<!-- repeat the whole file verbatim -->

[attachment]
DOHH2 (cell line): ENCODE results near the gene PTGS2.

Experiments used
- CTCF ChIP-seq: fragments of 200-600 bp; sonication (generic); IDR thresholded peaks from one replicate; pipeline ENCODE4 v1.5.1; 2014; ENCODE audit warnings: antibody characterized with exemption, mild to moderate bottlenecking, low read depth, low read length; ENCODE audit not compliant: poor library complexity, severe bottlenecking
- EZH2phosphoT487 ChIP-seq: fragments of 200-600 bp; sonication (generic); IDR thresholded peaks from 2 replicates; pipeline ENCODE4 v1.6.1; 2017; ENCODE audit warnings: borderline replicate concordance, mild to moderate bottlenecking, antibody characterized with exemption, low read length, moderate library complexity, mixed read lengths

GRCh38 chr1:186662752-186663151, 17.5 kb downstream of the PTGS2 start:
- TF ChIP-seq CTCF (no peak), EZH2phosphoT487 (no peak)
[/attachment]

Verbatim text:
DOHH2 (cell line): ENCODE results near the gene PTGS2.

Experiments used
- CTCF ChIP-seq: fragments of 200-600 bp; sonication (generic); IDR thresholded peaks from one replicate; pipeline ENCODE4 v1.5.1; 2014; ENCODE audit warnings: antibody characterized with exemption, mild to moderate bottlenecking, low read depth, low read length; ENCODE audit not compliant: poor library complexity, severe bottlenecking
- EZH2phosphoT487 ChIP-seq: fragments of 200-600 bp; sonication (generic); IDR thresholded peaks from 2 replicates; pipeline ENCODE4 v1.6.1; 2017; ENCODE audit warnings: borderline replicate concordance, mild to moderate bottlenecking, antibody characterized with exemption, low read length, moderate library complexity, mixed read lengths

GRCh38 chr1:186662752-186663151, 17.5 kb downstream of the PTGS2 start:
- TF ChIP-seq CTCF (no peak), EZH2phosphoT487 (no peak)